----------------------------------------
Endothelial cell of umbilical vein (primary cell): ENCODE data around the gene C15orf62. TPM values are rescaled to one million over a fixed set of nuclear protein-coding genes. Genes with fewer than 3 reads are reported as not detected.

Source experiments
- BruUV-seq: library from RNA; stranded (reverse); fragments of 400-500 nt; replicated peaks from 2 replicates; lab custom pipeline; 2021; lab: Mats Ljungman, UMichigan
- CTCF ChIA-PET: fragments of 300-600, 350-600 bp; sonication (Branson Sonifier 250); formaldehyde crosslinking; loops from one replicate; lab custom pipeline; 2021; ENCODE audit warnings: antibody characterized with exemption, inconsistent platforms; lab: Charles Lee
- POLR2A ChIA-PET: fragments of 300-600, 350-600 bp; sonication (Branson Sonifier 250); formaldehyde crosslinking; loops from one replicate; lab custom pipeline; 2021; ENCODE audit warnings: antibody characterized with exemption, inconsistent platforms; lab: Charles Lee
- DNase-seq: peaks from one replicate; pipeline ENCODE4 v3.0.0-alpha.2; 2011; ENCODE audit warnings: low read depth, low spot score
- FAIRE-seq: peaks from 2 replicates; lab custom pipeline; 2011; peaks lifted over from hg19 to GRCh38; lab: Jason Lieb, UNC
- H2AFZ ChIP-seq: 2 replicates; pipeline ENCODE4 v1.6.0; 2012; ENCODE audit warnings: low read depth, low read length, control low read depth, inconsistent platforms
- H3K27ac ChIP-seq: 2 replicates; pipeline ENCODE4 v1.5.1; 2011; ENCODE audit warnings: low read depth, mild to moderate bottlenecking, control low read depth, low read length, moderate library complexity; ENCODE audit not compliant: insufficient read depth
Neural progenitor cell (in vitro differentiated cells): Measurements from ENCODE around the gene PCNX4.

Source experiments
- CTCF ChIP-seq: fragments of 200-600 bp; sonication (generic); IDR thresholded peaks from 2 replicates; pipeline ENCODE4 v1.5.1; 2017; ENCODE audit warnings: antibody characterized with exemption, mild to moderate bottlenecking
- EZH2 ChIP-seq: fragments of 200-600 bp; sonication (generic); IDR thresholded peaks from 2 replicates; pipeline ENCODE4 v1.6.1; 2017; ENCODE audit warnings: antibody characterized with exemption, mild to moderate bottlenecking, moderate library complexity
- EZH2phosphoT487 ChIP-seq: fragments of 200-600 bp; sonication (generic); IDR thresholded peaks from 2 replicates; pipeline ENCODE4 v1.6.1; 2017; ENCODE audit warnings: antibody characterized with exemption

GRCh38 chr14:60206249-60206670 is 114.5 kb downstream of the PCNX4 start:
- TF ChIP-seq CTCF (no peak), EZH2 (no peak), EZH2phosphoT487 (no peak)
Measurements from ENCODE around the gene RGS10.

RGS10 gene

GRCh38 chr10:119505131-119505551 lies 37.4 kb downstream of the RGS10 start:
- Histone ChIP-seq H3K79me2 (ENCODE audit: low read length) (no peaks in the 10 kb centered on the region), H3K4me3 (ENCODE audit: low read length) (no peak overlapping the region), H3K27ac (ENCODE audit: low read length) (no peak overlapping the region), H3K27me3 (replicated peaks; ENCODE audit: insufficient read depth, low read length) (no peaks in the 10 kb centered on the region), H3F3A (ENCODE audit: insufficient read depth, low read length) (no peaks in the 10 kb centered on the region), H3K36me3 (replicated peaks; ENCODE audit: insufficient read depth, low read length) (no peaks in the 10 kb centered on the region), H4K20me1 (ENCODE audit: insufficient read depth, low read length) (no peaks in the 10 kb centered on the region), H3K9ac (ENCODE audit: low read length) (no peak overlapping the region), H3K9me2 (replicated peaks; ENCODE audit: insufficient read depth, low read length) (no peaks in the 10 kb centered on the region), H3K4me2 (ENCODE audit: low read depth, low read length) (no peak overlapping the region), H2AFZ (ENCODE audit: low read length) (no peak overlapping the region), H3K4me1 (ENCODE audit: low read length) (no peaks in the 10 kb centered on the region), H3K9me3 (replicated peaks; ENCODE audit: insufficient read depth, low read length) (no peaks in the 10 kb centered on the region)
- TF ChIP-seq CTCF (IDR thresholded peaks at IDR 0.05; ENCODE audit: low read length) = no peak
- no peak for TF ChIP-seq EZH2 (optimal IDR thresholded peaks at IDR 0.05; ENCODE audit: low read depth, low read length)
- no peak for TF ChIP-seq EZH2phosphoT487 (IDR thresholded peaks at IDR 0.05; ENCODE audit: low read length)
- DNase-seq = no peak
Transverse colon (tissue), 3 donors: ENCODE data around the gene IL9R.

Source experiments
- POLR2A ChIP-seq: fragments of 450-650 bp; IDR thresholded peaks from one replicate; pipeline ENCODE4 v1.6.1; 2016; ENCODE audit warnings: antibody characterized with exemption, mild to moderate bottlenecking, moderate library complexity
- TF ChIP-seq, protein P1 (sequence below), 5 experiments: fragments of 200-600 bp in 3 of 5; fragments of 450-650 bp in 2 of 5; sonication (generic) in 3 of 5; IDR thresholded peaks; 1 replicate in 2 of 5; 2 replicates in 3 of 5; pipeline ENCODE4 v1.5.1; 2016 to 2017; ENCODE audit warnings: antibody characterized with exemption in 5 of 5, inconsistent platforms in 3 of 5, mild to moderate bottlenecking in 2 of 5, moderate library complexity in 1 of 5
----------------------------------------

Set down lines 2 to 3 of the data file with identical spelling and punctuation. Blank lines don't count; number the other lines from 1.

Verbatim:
Source experiments
- BruUV-seq: library from RNA; stranded (reverse); fragments of 400-500 nt; replicated peaks from 2 replicates; lab custom pipeline; 2021; lab: Mats Ljungman, UMichigan